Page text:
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Top 3 Strategies for Better Practice and Industry Descriptions


Written by Dan Stokes

Website practice and industry descriptions are generally used to validate your firm to begin a dialogue, where the client or potential client is seeking to qualify you for a specific and pending legal need, such as a financing transaction, white collar litigation claim, real estate acquisition, and the like.

Even though every law firm should communicate its unique brand, there are common trends and tips that will support your firm to focus and retain the attention of the reader. Following are our “Top 3” tips for drafting practice/industry descriptions for today’s market:

  1. Practice/industry descriptions should be brief, concise, substantive and interesting. Descriptions that used to be long and arduous are now presented in ½ to ¾ pages of tight, direct and deliberate text designed for ease of read.
  2. Regardless of communication style, practice/industry descriptions should be straight forward and say what you do, e. what legal services your firm specifically provides. Descriptions can include information about who your clients are, the types of problems you solve, the venues in which you practice, trends in a given area of practice/industry, as well as the specific experience of your lawyers.
  3. All descriptions must be SEO friendly. All phrases, words and abbreviations associated with each substantive practice/industry should be included in each description so that there is a better chance the information can be found in an organic search on Google, Yahoo, Explorer, etc.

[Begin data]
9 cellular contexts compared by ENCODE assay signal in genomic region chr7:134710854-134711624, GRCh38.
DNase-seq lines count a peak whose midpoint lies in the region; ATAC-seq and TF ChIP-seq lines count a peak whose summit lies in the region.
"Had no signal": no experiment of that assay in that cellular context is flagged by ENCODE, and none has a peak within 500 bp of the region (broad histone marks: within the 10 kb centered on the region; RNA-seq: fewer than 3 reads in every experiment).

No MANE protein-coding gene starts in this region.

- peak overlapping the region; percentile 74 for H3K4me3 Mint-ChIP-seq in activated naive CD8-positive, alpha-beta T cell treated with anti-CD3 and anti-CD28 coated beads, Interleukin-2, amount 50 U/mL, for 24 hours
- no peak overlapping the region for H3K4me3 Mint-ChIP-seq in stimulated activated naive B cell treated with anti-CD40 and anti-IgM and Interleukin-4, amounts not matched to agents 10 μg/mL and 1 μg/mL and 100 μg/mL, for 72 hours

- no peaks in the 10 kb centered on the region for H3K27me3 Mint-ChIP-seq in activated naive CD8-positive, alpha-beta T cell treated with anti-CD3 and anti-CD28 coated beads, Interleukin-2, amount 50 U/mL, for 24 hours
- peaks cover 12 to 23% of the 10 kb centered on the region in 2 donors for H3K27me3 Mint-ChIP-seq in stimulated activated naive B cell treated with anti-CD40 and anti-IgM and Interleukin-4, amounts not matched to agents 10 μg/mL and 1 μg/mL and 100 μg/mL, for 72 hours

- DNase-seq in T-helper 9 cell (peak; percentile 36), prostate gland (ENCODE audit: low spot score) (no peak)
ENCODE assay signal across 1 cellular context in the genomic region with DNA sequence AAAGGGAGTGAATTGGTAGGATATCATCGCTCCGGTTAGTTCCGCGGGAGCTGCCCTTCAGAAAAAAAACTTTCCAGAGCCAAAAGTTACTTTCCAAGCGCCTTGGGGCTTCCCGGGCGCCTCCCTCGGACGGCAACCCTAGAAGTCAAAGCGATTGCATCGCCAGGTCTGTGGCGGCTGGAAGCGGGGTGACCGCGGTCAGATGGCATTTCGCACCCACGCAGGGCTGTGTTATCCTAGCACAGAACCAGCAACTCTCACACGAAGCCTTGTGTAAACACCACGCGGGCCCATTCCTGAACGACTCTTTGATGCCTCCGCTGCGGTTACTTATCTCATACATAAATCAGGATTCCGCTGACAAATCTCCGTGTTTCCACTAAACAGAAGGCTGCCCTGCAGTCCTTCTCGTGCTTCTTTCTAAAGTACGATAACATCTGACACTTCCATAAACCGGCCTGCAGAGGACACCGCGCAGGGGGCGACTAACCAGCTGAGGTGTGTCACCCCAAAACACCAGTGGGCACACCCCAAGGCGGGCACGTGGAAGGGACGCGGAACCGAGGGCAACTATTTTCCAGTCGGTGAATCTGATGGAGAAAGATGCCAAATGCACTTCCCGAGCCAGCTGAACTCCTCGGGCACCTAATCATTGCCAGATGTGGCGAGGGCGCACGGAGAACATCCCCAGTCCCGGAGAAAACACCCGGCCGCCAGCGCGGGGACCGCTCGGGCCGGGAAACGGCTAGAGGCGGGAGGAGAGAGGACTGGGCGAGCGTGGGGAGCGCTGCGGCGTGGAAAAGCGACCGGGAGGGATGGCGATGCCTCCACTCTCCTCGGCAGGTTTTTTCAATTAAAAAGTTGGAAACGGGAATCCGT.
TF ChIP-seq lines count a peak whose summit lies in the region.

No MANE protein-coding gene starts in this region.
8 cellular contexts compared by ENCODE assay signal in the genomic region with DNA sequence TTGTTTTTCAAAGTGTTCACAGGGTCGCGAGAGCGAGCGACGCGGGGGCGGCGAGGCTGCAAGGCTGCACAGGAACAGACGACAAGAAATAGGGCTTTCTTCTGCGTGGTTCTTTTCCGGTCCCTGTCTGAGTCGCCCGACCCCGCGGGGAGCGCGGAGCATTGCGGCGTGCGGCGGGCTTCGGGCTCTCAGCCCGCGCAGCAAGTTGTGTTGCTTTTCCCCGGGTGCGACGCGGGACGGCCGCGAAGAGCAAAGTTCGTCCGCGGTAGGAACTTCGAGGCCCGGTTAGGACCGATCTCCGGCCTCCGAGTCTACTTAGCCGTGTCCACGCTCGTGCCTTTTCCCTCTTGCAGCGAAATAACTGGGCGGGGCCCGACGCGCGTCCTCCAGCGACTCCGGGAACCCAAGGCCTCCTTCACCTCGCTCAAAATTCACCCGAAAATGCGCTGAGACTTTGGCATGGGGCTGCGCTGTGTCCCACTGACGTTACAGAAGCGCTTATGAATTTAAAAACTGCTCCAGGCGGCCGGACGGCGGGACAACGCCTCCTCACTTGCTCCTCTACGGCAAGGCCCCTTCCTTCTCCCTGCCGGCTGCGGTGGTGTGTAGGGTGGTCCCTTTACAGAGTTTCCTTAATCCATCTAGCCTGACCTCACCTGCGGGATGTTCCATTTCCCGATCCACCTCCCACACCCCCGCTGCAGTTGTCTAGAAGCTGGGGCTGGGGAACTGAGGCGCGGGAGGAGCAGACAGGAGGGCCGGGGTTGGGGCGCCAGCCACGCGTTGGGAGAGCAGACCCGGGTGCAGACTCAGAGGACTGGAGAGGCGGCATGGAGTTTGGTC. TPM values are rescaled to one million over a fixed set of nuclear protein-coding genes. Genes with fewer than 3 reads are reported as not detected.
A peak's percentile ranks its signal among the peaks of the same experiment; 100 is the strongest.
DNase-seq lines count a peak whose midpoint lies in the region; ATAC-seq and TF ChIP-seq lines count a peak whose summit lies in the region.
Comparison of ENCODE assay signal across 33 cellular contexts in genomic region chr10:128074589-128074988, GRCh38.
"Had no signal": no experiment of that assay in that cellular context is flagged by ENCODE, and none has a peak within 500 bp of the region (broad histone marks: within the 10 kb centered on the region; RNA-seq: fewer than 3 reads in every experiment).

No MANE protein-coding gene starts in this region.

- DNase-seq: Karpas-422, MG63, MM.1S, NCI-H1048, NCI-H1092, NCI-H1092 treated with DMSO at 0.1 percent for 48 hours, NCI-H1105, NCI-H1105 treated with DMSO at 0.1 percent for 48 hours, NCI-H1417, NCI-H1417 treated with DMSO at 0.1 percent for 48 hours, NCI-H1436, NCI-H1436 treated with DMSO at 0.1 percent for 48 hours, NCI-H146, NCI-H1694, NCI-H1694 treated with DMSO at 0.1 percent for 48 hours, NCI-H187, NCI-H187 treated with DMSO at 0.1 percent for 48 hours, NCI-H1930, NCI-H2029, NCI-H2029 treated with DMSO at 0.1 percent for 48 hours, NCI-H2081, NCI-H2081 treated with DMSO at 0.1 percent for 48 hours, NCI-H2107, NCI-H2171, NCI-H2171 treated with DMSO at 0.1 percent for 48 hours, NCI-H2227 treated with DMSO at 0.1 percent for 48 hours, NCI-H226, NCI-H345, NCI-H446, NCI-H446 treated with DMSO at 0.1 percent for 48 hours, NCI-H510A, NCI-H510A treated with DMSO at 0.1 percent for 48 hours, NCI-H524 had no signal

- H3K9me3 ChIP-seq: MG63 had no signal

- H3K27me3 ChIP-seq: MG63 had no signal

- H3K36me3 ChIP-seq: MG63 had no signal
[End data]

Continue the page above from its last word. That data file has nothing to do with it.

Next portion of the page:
It has been our experience, particularly for law firms, that practice/industry descriptions should be designed as both “stand alone” communications, as well as to be used in conjunction with one-another. A distinct effort to stay on point without duplicating information throughout all communications is critical and essential when inserting “canned” text into various pitches, proposals and RFPs. As a result, description length, style, voice and conventions should be standardized throughout all communications.

Identifying and including all sub-practice descriptions is imperative for SEO. Search engines are smart and know the difference between a fully developed sub-practice page or phrase mentioned in an overview. The development of the full menu of your firm’s practice, sub-practice and industry descriptions supports your chances of being found in an organic search.

Some firms can only handle mainstream or commonly used language to describe legal services, while other firms insist they want a high level of creativity — only to edit it out at the last minute in favor of a conservative and straight-forward voice. Your firm’s cultural tolerance and brand characteristics will dictate the tone used throughout practice/industry descriptions, and should be discussed and decided upon at the commencement of the project. Remember, at the onset of the project, it is far easier to develop a demo and then adapt and conform all existing and new descriptions to that format and style.